Prime Suspect: Tennison continues this week with a pair of mysteries on separate tracks that have yet to intersect. Things have improved over the premiere, but there's something funny about the best parts of the episode.
John: Mum's at home... making you a cake.
Bentley: I ain't been punished enough.
After last week's rather tragic start to Prime Suspect's prequel revival, our second installment improved enormously. The choice to combine episodes to make the show into a three part miniseries instead of a six part regular series by PBS was the correct way to go. By speeding things along like this, we get to dive into the heavy stuff from both cases, which were lagging last week.
Releasing Cliff Bentley from jail helped enormously. Alun Armstrong is a fantastic character actor, and having him out of the slammer and in the thick of the bank robbery made for a meatier plot. The sons, John (Lex Shrapnel) and David (Jay Taylor), are also far more effective when working with (or against) their father, then as vaguely incompetant proxies he's directing from inside. And Ruth Sheen as his wife Renee even got some wonderful moments now that the man of the house is home. It made it easier to get invested in their side of the plot, both in the robbery proceedings, as well as the family drama, which included a side helping of stand off between Bentley and DI Bradfield at the estate.
As for Julie-Anne Collins, that started slow, while the Bentleys get their bearings, in order to have both cases come to a head at the same time next week. But the discovery of Eddie's body gets things moving along again. (It gave us another excuse for a scene with Ian Beattie, who's jaded port mortems are priceless.) The scene where they hunt down "Oz" (Aaron Pierre) and take him out was also highly effective. Making Oz's arrest about how cops cover for each other, and rampant police brutality that's still an issue today marks the first successful attempt at adding something socially relevent to the story.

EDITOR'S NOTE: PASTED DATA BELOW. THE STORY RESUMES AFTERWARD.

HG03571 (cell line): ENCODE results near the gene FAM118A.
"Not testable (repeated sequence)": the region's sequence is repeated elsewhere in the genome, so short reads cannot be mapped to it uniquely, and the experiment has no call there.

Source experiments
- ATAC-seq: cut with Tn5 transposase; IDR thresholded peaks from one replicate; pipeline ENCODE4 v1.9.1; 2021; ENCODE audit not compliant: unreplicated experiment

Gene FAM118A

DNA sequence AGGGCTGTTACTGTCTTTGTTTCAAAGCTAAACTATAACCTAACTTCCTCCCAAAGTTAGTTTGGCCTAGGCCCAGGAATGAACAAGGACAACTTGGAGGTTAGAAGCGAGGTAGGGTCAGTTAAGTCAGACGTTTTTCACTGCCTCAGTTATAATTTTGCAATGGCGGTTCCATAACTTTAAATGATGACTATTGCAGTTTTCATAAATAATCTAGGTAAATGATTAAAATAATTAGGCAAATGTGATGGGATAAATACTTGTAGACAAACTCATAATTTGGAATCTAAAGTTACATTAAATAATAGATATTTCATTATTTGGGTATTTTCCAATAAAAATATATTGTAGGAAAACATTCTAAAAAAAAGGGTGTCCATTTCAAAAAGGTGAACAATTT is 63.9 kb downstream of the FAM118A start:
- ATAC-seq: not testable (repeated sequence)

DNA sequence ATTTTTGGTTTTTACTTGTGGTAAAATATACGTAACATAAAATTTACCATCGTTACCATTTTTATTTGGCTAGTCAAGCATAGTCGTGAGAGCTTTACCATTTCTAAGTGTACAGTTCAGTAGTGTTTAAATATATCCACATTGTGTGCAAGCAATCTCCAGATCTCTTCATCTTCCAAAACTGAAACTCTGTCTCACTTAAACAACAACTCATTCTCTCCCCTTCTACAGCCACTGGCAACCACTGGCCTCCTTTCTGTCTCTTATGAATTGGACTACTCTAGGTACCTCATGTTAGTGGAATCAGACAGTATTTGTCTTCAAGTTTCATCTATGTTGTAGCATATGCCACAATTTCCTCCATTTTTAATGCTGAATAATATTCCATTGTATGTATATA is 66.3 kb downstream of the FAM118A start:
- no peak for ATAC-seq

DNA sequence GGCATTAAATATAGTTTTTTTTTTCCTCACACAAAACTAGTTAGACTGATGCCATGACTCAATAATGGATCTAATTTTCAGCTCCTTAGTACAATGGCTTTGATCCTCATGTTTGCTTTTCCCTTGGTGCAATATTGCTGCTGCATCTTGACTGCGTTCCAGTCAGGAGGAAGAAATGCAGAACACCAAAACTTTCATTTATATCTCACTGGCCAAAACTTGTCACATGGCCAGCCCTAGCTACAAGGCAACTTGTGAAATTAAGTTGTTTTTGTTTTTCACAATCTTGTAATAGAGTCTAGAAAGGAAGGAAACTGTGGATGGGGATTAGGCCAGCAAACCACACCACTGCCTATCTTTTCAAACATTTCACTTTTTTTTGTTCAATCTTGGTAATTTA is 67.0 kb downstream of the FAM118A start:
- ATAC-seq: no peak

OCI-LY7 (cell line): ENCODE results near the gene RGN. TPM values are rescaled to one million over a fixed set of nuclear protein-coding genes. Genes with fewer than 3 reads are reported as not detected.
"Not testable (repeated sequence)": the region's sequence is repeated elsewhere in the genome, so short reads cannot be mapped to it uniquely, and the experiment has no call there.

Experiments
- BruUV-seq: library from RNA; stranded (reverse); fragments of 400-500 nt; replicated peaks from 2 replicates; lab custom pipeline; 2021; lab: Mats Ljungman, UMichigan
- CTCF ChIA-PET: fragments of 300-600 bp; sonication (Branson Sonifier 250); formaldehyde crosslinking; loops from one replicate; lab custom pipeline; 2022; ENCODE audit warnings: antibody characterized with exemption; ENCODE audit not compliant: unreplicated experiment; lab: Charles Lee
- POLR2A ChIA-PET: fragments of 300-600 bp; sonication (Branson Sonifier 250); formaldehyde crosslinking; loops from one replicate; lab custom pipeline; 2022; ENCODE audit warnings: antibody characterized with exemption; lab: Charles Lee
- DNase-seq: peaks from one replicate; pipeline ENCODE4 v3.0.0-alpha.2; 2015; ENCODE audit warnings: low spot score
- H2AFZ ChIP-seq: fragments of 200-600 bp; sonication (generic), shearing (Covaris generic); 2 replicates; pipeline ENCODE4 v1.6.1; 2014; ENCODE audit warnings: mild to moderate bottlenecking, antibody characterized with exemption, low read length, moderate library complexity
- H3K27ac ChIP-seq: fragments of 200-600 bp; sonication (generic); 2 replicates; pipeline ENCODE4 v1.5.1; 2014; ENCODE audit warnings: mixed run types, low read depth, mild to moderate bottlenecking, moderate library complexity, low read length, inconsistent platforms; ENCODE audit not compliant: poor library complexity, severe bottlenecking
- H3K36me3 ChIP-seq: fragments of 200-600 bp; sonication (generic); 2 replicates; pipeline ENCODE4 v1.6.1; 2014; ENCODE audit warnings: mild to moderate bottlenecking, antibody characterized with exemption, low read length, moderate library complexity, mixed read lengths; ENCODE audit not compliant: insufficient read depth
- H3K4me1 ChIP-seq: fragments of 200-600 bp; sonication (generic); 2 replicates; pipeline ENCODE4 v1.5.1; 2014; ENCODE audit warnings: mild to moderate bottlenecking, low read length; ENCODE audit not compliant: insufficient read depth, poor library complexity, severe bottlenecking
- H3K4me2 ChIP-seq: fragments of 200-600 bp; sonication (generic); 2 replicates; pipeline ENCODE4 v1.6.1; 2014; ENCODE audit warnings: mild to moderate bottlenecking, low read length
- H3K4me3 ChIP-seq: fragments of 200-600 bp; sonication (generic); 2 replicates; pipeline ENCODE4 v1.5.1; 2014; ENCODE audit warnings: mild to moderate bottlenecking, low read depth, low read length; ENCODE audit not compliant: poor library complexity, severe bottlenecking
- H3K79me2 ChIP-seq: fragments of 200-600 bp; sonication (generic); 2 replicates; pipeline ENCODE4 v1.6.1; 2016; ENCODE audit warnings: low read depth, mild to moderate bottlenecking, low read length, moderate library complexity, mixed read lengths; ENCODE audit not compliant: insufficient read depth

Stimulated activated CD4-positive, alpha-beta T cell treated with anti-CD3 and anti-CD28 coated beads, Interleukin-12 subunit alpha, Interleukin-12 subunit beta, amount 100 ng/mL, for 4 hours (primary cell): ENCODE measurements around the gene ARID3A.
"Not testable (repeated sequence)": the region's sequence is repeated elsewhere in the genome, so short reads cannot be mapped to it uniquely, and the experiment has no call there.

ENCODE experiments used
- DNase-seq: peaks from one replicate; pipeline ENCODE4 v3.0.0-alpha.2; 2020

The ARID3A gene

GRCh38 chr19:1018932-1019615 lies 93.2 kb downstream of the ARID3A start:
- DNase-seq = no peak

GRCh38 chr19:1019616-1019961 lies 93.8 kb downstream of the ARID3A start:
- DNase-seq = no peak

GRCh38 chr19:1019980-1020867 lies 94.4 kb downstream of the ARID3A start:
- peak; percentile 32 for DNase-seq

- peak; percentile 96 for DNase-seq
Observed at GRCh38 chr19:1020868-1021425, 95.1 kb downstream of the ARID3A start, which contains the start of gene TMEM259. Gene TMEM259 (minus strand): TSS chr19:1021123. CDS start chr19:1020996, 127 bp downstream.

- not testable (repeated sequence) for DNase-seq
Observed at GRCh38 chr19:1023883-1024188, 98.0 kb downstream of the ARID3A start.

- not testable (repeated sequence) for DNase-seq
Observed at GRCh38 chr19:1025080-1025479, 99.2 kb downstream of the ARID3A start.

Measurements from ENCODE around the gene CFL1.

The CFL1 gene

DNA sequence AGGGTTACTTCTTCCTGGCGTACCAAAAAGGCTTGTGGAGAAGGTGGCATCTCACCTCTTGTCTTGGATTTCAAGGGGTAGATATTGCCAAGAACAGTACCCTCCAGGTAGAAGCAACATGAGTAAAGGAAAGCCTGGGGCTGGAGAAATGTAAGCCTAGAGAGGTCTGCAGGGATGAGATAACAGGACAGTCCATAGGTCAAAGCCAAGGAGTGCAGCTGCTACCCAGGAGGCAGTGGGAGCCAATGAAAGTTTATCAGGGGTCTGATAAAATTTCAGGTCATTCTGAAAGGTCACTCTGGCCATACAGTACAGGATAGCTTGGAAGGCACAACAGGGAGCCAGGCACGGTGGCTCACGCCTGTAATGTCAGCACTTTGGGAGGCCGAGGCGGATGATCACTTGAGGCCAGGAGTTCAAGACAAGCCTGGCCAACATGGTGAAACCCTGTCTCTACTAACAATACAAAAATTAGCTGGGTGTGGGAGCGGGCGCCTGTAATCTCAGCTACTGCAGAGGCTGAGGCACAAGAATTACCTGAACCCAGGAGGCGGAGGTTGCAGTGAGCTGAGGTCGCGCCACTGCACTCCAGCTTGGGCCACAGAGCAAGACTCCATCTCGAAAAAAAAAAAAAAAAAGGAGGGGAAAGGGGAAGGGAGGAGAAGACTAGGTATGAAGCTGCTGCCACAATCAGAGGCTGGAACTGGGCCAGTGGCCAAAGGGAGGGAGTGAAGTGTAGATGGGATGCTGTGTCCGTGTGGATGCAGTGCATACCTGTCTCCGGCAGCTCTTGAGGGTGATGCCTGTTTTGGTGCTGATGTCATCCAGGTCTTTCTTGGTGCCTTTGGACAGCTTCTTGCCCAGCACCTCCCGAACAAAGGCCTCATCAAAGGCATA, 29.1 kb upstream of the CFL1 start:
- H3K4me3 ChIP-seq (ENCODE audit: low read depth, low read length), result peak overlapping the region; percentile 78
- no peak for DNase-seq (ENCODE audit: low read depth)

There's only one major problem with both these storylines. What's missing from them: Tennison.
Jane: What hapens at the station *is* my business. But it's not yours.
I was struck how all the best scenes this week, with the exception of the Bentley homecoming party, were ones with all male characters. Whenever Jane turns up, it either feels superfluous, or separate from the case at hand. Worse, it feels like the show is trying to shoehorn her in, because they suddenly remembered supposed to be *her show*. Yes, she's in a lowly position at the station. But Miss Marple was never even an official detective, and yet that production never forget whose name is on the title card.
Part of this is due to the "romance" writing Tennison into a corner. Bradfield, her superior officier, kissed her, and the entire station knows. We're supposed to be into this romance. But it's hard, especially when we the audience are privy to the fact that it's already derailing her career. (Bradfield admits to the Sargent he's changed his mind, and we learn Morgan is the one being considered for CID instead. The Sargent approves, as otherwise it would "raise eyebrows.") Moreover, Bradfield isn't exactly doing a good job at hiding his feelings. He's not only trying to talk to her about their relationship in public view (like parking lots) but visiting her parent's house at midnight, where he mother can spy on them. Once she moves into her own flat, in a building that is basically a dorm filled with her co-workers, he takes to visiting her there too. Because that's going to quell the gossip. Riiiight.
(How long until we find out he has a wife?)
It puts Jane in a pickle, having to do the avoidance work for both of them. Logically, we would see her trying to transfer out of the station. (As is suggested at one point!) Her character is trying *not* to be in the same room as Bradfield. And he's trying *not* to bring her along as his WPC on home visits or raids. This means the show has to keep throwing them together, or forcing Tennison in rooms she shouldn't be in, so she can magically say the right thing and be the crux of breaking the impasse. Bradfield has to keep asking Morgan, who has to keep being busy, so Tennison is the only logical option. They have to have her where she has no business being, at just the right moment, so she can see things go down like DS Gibbs beating up Oz.
WPC Tennison: I'll be all right, won't I?
WPC Morgan: I'm kidding! You're one of the team now.
Ah yes, the heart of the second half of the episode, where Tennison learns to lie for her superiors to get ahead. This played well, in that we're not really sure if Tennison will take one for the team until she's in that room. But like all the other scenes involving her, it's less about her than everyone else around her. It's about her Sargent seeing he's chosen well in his probationary officer. It's about Gibbs being relieved and grateful enough to wear a red flouncey period shirt and play bad three-cord rock. And most irritatingly, it's about Bradfield, from who's perspective we watch the proceedings and her make the choice to lie. Just more reason for him to be all head over ears for Jane.
But it's not about Jane as a person. It's never really about Jane. Even when the Rube Goldberg machine plants her in the right place at the right tiem to overhear John pull David from the drug addiction clinic and she's the one who puts together the Bentley boys and the overheard "Eagle 1" transmission that will break the case wide open, it's not going to be about Jane. It's going to be about Bradfield's revenge. So why exactly is this called "Prime Suspect: Tennison" again?